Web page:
Author of Infamous Steele Dossier Claims Putin May Have Served Him Tea
12:12 GMT 23.10.2021 (Updated: 12:28 GMT 23.10.2021)
© Sputnik / Михаил КлиментьевVladimir Putin drinking tea. File photo.
© Sputnik / Михаил Климентьев/
In 2016, former MI6 officer Christopher Steele put together an opposition research report containing a series of salacious and sensational claims targeting then-presidential candidate Donald Trump and his alleged ties to Russia. The dossier, which helped launch the Russiagate conspiracy, was later discredited as a fabrication from start to finish.
Christopher Steele has claimed that he may have met Vladimir Putin, and said that the future Russian president may have poured him a cup of tea while the spy was on assignment in St. Petersburg in 1992.
“It’s possible he even served me a couple of tea, although hopefully not with poison in it,” Steele said, speaking to Sky News in an interview published Saturday.
The ‘poison tea’ comment was a likely reference to the debunked claim that Russia’s security services killed former Russian spy Alexander Litvinenko in London in 2006 by spiking his beverage with a deadly radioactive substance.
Steele, who worked in the British Embassy in Moscow between 1990 and 1993, also recalled meeting Mikhail Gorbachev in 1991, after organising a meeting between the Soviet president and then-British Prime Minister John Major.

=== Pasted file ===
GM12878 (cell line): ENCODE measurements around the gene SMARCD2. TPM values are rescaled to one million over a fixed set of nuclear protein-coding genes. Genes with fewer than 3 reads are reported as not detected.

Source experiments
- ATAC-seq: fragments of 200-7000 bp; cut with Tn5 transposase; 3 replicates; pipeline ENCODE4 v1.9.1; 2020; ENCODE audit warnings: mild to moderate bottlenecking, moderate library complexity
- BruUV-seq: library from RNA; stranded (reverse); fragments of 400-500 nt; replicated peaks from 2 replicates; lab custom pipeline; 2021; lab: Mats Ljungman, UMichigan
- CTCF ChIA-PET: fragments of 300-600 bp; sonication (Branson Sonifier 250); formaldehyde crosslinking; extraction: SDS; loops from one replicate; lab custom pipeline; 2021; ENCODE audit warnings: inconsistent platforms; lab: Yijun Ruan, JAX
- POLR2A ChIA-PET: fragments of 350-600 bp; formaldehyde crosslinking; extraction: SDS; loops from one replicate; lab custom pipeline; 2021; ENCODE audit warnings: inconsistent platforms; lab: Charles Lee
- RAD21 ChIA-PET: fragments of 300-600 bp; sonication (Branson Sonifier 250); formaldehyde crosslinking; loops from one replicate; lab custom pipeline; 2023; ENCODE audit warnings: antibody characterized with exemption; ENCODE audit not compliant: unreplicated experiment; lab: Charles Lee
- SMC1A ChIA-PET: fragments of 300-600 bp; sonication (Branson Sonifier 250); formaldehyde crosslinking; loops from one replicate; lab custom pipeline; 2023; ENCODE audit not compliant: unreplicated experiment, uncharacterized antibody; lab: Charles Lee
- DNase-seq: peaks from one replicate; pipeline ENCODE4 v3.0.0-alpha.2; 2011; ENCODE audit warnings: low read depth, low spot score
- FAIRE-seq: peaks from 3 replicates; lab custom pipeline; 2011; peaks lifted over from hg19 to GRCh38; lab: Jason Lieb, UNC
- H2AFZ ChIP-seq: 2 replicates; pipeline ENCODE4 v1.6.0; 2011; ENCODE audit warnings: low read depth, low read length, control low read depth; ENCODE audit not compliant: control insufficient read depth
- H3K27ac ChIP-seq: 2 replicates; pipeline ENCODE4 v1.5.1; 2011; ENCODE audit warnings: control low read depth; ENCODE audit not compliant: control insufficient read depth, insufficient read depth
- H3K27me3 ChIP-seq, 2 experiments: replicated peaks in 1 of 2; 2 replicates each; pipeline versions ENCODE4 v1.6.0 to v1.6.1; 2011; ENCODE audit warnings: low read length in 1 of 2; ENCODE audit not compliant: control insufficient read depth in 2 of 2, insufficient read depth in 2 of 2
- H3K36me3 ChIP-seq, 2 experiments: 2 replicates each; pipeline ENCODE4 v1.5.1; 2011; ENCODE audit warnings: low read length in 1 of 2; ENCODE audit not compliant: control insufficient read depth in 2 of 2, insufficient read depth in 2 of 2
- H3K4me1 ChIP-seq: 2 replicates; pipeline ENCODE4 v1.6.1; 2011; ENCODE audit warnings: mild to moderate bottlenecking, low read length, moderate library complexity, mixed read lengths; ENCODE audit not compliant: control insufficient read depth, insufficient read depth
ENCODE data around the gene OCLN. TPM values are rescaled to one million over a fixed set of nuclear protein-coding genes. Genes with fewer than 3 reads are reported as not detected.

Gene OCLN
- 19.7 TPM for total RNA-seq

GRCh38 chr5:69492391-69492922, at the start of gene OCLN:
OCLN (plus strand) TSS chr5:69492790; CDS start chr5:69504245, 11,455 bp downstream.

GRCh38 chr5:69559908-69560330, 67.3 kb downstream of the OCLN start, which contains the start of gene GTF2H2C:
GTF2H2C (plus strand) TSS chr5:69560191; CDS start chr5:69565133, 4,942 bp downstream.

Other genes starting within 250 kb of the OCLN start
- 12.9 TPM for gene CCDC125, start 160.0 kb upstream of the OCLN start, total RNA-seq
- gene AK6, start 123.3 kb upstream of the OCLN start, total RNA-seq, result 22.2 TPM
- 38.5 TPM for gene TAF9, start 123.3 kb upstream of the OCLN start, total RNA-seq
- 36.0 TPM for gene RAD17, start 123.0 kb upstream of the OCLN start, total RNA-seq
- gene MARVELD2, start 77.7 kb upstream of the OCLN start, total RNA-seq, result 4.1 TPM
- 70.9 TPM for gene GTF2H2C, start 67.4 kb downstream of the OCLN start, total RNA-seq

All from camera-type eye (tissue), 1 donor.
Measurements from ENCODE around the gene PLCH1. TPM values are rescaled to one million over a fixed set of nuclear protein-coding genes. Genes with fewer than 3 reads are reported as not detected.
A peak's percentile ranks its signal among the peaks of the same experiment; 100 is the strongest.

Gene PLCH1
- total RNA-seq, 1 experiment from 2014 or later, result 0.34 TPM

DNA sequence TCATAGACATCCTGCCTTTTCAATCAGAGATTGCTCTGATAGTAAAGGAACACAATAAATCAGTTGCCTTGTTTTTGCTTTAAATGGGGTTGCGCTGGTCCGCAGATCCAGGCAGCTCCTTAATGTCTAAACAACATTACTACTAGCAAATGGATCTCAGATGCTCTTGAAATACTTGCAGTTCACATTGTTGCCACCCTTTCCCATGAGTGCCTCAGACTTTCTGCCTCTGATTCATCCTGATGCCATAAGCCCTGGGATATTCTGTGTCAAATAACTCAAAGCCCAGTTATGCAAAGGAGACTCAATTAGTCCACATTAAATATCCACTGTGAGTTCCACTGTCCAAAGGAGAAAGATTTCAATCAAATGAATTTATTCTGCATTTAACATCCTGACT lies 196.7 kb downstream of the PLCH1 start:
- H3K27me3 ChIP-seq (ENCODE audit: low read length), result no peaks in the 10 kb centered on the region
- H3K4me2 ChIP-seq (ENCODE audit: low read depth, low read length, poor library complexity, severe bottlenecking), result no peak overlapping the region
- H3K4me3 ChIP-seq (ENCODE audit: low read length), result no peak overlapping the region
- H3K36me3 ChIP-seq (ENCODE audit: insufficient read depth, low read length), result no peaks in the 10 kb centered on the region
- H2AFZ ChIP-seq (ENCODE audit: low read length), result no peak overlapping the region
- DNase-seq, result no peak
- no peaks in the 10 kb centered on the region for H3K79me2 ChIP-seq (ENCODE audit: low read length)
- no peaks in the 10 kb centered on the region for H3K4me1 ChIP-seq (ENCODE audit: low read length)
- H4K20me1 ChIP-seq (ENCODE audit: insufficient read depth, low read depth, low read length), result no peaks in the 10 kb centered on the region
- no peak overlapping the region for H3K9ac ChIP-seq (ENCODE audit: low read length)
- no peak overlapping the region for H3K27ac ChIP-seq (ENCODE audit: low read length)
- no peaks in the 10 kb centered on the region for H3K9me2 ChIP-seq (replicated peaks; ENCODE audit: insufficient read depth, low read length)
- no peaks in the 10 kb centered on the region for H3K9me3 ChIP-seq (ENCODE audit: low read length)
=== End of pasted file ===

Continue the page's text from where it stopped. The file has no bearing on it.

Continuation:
“I was waiting outside with the cars. And somehow Mr. Gorbachev, who was at that point the most famous person in the world, I would say, appeared by the cars without my ministers. The whole world’s press was there and I was left to talk to him,” Steele said. “He asked me what I did in the Embassy, and I said that I kept a close eye on him and he thought that was funny.”
Steele also recalled an encounter he allegedly had with future British Prime Minister Boris Johnson while in university, saying Johnson, an Oxford man, headed a debate team during a visit to Cambridge, where Steele was studying social and political studies, and served as president of the Cambridge Union. Remembering his impression of the future Tory politician at the time, the ex-spy said that “not entirely sober was my recollection”.
“I do remember it was particularly rowdy that night and I had to intervene quite a lot from the chair to keep order in the chamber,” Steele added.
Commenting on the infamous Trump-Russia dossier that made him famous, Steele insisted that the claims made within were real. “I think the vast majority of it is real. I think it’s largely accurate. I mean if you were to say to me, is every crossed t and dotted i right, the answer is probably ‘no’. That’s very typical of intelligence work. What matters is that the main thrusts of it are right, and the majority of the details is right,” he said.
Asked about the credibility of his sources, Steele stressed he was “pretty confident that the majority of the sources were highly reliable, and others were certainly moderately to highly reliable, which is a good position to be in when you’re doing intelligence work”.
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16 October 2021, 15:24 GMT